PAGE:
The MV Ever Given was freed on Monday afternoon, six days after becoming stuck in the Suez Canal. Traffic is moving again, but the downstream effects will play out over the coming weeks and the implications are likely to reverberate through the international shipping industry for years.
The incident: How the vessel – at 20,124 TEU capacity, one of the world’s largest – wound up wedged into the canal wall will be the subject of an investigation. As in the Panama and St Lawrence waterway, vessels transiting the Suez are placed under the command of specialized pilots, and human error could always be a factor. Reports from the time of the grounding noted a sandstorm with winds up to 40 knots and reduced visibility, but these alone should not be sufficient to push an ocean going vessel off course, and the Ever Given was one of approximately 15 ships traveling north through the canal in convoy when the incident occurred. The sheer size of the ship may also be relevant: opened in 1869, the Suez was expanded in 2015 but cannot keep pace with the shipping industries appetite for ever-larger vessels.
The tide turns: The vessel was freed by a combination of dredging operations at the bow, carried out by two massive dredgers operated by the Suez authority, and as many as 14 tugboats. The effort was led by Dutch salvage experts Boskalis. But the final push came from mother nature: surprisingly, the Suez canal has no locks, and seawater flows freely up and down the waterway in accordance with the tides and with seasonal conditions. A natural high tide coinciding with yesterday’s full moon helped push salvage efforts over the top, making the unloading of the vessel – a long and expensive process – unnecessary. The canal itself is undamaged, and cargo started moving again almost immediately, with three livestock carrying vessels given priority.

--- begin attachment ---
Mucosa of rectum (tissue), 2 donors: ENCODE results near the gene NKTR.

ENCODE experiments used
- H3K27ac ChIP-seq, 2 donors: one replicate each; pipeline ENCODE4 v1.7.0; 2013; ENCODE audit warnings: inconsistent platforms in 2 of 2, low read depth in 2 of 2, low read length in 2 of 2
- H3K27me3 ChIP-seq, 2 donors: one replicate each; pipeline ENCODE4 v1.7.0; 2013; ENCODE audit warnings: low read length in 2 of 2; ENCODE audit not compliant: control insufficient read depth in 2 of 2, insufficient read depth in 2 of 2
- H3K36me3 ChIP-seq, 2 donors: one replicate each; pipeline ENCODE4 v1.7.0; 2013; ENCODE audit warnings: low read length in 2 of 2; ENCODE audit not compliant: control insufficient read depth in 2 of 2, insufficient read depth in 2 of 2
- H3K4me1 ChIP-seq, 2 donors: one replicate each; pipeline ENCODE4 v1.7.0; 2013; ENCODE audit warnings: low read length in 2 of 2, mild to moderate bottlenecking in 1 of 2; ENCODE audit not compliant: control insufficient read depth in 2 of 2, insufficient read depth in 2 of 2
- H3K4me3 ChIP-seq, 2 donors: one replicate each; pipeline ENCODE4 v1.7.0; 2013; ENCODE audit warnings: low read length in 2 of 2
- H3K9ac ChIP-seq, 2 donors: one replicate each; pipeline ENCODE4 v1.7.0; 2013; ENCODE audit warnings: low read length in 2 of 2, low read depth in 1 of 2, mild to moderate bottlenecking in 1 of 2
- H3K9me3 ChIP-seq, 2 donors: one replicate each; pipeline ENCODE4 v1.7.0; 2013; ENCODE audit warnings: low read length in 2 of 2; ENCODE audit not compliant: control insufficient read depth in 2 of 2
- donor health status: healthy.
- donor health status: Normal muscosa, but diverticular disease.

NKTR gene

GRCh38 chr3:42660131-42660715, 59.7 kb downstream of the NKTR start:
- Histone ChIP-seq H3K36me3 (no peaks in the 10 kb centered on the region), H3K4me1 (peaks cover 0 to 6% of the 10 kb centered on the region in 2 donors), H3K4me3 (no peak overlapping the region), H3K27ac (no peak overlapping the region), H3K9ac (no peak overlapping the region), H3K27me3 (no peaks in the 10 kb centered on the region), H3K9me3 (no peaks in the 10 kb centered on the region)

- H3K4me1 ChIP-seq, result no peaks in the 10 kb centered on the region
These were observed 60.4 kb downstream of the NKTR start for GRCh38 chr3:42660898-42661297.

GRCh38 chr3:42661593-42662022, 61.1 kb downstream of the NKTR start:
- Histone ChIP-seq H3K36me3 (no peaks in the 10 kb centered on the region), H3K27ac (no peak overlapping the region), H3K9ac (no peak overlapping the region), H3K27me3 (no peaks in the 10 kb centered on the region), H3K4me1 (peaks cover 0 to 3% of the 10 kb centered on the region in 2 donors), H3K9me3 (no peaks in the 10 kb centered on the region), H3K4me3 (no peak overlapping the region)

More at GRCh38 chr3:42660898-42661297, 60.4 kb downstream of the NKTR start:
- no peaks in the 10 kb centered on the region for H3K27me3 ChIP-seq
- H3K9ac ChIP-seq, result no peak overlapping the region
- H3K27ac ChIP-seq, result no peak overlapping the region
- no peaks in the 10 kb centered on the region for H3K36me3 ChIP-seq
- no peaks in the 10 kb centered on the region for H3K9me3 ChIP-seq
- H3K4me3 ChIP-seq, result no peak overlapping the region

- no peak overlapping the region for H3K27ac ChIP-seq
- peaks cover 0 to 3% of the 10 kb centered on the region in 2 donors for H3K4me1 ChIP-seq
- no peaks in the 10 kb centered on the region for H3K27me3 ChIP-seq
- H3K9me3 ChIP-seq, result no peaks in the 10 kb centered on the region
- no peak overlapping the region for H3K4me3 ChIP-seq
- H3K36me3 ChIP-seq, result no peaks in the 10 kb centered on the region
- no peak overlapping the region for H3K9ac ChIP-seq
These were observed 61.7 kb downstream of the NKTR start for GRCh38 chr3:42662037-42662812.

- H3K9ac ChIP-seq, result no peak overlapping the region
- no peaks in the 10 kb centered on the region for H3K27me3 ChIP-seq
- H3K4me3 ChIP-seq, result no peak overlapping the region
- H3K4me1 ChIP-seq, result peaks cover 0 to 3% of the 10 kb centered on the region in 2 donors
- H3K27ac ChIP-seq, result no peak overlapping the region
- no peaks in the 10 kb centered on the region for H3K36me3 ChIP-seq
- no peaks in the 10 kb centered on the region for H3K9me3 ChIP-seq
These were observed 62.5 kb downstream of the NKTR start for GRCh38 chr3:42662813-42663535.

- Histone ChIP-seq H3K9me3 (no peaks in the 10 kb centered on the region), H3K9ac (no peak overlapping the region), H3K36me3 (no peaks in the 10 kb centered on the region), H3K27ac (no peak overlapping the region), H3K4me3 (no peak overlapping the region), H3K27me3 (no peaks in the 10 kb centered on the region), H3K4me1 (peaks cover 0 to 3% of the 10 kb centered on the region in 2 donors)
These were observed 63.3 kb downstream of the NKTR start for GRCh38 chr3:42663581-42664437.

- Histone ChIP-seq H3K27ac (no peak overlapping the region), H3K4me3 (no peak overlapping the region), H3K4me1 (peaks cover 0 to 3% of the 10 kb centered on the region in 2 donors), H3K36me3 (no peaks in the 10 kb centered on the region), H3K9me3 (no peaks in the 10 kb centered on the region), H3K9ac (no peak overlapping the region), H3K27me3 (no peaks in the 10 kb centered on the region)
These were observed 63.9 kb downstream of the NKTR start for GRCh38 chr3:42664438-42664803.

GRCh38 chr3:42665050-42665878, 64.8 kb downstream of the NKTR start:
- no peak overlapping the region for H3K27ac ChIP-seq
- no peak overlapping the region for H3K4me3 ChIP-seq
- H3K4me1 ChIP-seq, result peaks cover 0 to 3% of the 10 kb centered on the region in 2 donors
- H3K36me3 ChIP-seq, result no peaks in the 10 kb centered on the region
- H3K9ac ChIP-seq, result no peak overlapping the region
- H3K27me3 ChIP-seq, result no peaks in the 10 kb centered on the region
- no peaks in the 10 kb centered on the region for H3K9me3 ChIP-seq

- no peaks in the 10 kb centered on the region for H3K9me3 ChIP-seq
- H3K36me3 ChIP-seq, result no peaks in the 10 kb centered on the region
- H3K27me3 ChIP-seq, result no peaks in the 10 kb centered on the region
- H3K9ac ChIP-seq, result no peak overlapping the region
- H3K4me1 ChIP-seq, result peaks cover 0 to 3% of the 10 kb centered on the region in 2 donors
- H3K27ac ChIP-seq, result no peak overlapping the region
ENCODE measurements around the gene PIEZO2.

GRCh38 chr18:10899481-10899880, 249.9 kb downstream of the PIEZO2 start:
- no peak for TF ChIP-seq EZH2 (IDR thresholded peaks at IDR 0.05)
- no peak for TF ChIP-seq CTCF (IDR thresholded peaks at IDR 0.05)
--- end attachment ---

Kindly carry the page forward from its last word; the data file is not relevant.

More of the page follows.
Traffic Congestion: Traffic through the canal has been entirely stopped for almost exactly a week; normally, about fifty vessels transit the canal per day, meaning there are hundreds of vessels backed up on both sides of the Suez. The narrow artery carries approximately 12% of global trade, estimated at $9 billion per day, meaning there is more than $50 billion in cargo queued up on 437 waiting vessels. The impact will be felt most acutely in European ports, where capacity will be taxed by the backlog, exacerbating equipment availability and related problems already resulting from Covid-19. Already high, freight rates will remain high or even increase further over the short term.
Not much hope: Traffic data show that a significant number of vessels re-routed around the Cape of Good Hope to avoid what might have been a much more prolonged incident. As it adds eight to ten days to the voyage, those re-routing decisions will probably result in relatively little change in terms of overall voyage duration. The CEO of Maersk, which re-routed at least 15 vessels, noted that the incident highlights the fragility of “just-in-time” delivery systems. Companies will increasingly look to “just in case” supply chains, giving up some small cost savings up front for a more robust system with multiple suppliers and less risk.
Global Infrastructure: The incident highlights the fragility of global supply chains and key infrastructure like the Suez and Panama canals. It also highlights the dependence of all nations, but particularly of China, on smooth international trade: China requires a robust global shipping industry both to supply its need for raw materials such as coal and steel, as well as to sustain the export of manufactures that pay for those supplies. Writing in Time Magazine, Admiral Stavridis (Ret.) argues that these choke points – as well as the straits of Malacca and Hormuz – must be viewed from a perspective of global maritime security, placed under international authorities with – importantly – international funding for preventing and responding to crises.